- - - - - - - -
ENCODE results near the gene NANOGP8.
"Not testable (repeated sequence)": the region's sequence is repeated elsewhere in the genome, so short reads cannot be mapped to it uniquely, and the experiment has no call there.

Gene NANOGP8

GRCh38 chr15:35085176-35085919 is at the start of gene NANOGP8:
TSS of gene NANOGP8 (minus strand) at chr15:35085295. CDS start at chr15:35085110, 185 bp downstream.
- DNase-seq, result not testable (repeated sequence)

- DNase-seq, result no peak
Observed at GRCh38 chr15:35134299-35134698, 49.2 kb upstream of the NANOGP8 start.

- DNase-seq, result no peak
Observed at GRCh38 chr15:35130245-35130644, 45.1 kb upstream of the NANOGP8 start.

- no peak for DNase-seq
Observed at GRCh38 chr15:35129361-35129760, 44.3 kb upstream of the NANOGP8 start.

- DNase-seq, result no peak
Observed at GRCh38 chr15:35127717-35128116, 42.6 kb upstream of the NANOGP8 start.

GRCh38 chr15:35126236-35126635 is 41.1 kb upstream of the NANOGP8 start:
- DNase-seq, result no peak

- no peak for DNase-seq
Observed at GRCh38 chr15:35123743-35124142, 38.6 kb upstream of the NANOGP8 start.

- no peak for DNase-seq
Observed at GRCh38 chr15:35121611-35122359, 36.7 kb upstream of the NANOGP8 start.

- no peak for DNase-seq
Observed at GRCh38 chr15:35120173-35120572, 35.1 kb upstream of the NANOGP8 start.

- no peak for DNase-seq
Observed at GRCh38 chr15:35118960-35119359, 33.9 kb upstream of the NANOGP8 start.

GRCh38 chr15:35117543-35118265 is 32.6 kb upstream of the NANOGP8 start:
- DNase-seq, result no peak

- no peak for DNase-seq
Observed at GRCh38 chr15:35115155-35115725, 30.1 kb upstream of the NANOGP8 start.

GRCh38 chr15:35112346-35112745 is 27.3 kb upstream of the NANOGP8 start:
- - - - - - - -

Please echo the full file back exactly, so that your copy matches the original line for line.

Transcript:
ENCODE results near the gene NANOGP8.
"Not testable (repeated sequence)": the region's sequence is repeated elsewhere in the genome, so short reads cannot be mapped to it uniquely, and the experiment has no call there.

Gene NANOGP8

GRCh38 chr15:35085176-35085919 is at the start of gene NANOGP8:
TSS of gene NANOGP8 (minus strand) at chr15:35085295. CDS start at chr15:35085110, 185 bp downstream.
- DNase-seq, result not testable (repeated sequence)

- DNase-seq, result no peak
Observed at GRCh38 chr15:35134299-35134698, 49.2 kb upstream of the NANOGP8 start.

- DNase-seq, result no peak
Observed at GRCh38 chr15:35130245-35130644, 45.1 kb upstream of the NANOGP8 start.

- no peak for DNase-seq
Observed at GRCh38 chr15:35129361-35129760, 44.3 kb upstream of the NANOGP8 start.

- DNase-seq, result no peak
Observed at GRCh38 chr15:35127717-35128116, 42.6 kb upstream of the NANOGP8 start.

GRCh38 chr15:35126236-35126635 is 41.1 kb upstream of the NANOGP8 start:
- DNase-seq, result no peak

- no peak for DNase-seq
Observed at GRCh38 chr15:35123743-35124142, 38.6 kb upstream of the NANOGP8 start.

- no peak for DNase-seq
Observed at GRCh38 chr15:35121611-35122359, 36.7 kb upstream of the NANOGP8 start.

- no peak for DNase-seq
Observed at GRCh38 chr15:35120173-35120572, 35.1 kb upstream of the NANOGP8 start.

- no peak for DNase-seq
Observed at GRCh38 chr15:35118960-35119359, 33.9 kb upstream of the NANOGP8 start.

GRCh38 chr15:35117543-35118265 is 32.6 kb upstream of the NANOGP8 start:
- DNase-seq, result no peak

- no peak for DNase-seq
Observed at GRCh38 chr15:35115155-35115725, 30.1 kb upstream of the NANOGP8 start.

GRCh38 chr15:35112346-35112745 is 27.3 kb upstream of the NANOGP8 start: